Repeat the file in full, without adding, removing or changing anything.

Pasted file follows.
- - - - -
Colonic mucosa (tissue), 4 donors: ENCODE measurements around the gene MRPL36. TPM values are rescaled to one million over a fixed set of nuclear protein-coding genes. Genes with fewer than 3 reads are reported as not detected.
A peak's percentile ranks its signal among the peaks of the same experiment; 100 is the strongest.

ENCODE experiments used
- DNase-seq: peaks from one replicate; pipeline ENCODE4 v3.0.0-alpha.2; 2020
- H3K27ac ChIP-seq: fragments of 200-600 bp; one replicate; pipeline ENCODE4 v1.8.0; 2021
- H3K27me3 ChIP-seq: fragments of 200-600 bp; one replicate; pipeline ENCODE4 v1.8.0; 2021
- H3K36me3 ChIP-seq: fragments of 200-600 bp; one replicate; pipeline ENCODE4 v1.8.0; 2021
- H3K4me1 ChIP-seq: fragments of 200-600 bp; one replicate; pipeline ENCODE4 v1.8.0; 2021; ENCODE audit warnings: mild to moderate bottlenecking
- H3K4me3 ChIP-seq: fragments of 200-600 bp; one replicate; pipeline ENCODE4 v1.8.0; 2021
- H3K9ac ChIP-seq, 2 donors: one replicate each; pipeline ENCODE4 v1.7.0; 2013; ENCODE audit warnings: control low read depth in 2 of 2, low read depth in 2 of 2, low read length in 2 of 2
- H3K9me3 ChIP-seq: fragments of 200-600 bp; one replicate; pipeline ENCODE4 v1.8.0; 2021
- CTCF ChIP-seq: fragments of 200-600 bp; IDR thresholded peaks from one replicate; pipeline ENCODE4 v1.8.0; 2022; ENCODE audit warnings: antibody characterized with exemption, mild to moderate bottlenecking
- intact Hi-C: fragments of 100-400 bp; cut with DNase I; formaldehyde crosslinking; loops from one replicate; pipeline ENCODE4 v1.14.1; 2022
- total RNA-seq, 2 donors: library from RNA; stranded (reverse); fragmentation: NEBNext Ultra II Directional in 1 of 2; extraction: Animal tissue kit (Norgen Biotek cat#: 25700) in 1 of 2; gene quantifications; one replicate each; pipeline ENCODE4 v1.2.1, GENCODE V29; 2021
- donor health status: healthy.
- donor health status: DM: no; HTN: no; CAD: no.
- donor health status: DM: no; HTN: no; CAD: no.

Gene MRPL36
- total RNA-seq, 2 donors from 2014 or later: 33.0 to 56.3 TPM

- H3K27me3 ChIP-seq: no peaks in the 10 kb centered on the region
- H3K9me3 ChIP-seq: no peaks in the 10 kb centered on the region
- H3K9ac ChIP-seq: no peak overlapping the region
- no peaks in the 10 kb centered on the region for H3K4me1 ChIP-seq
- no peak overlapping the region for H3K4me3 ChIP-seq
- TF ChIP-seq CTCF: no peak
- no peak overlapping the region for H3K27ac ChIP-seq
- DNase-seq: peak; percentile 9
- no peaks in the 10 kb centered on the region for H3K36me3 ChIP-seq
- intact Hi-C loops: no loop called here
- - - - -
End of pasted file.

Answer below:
Colonic mucosa (tissue), 4 donors: ENCODE measurements around the gene MRPL36. TPM values are rescaled to one million over a fixed set of nuclear protein-coding genes. Genes with fewer than 3 reads are reported as not detected.
A peak's percentile ranks its signal among the peaks of the same experiment; 100 is the strongest.

ENCODE experiments used
- DNase-seq: peaks from one replicate; pipeline ENCODE4 v3.0.0-alpha.2; 2020
- H3K27ac ChIP-seq: fragments of 200-600 bp; one replicate; pipeline ENCODE4 v1.8.0; 2021
- H3K27me3 ChIP-seq: fragments of 200-600 bp; one replicate; pipeline ENCODE4 v1.8.0; 2021
- H3K36me3 ChIP-seq: fragments of 200-600 bp; one replicate; pipeline ENCODE4 v1.8.0; 2021
- H3K4me1 ChIP-seq: fragments of 200-600 bp; one replicate; pipeline ENCODE4 v1.8.0; 2021; ENCODE audit warnings: mild to moderate bottlenecking
- H3K4me3 ChIP-seq: fragments of 200-600 bp; one replicate; pipeline ENCODE4 v1.8.0; 2021
- H3K9ac ChIP-seq, 2 donors: one replicate each; pipeline ENCODE4 v1.7.0; 2013; ENCODE audit warnings: control low read depth in 2 of 2, low read depth in 2 of 2, low read length in 2 of 2
- H3K9me3 ChIP-seq: fragments of 200-600 bp; one replicate; pipeline ENCODE4 v1.8.0; 2021
- CTCF ChIP-seq: fragments of 200-600 bp; IDR thresholded peaks from one replicate; pipeline ENCODE4 v1.8.0; 2022; ENCODE audit warnings: antibody characterized with exemption, mild to moderate bottlenecking
- intact Hi-C: fragments of 100-400 bp; cut with DNase I; formaldehyde crosslinking; loops from one replicate; pipeline ENCODE4 v1.14.1; 2022
- total RNA-seq, 2 donors: library from RNA; stranded (reverse); fragmentation: NEBNext Ultra II Directional in 1 of 2; extraction: Animal tissue kit (Norgen Biotek cat#: 25700) in 1 of 2; gene quantifications; one replicate each; pipeline ENCODE4 v1.2.1, GENCODE V29; 2021
- donor health status: healthy.
- donor health status: DM: no; HTN: no; CAD: no.
- donor health status: DM: no; HTN: no; CAD: no.

Gene MRPL36
- total RNA-seq, 2 donors from 2014 or later: 33.0 to 56.3 TPM

- H3K27me3 ChIP-seq: no peaks in the 10 kb centered on the region
- H3K9me3 ChIP-seq: no peaks in the 10 kb centered on the region
- H3K9ac ChIP-seq: no peak overlapping the region
- no peaks in the 10 kb centered on the region for H3K4me1 ChIP-seq
- no peak overlapping the region for H3K4me3 ChIP-seq
- TF ChIP-seq CTCF: no peak
- no peak overlapping the region for H3K27ac ChIP-seq
- DNase-seq: peak; percentile 9
- no peaks in the 10 kb centered on the region for H3K36me3 ChIP-seq
- intact Hi-C loops: no loop called here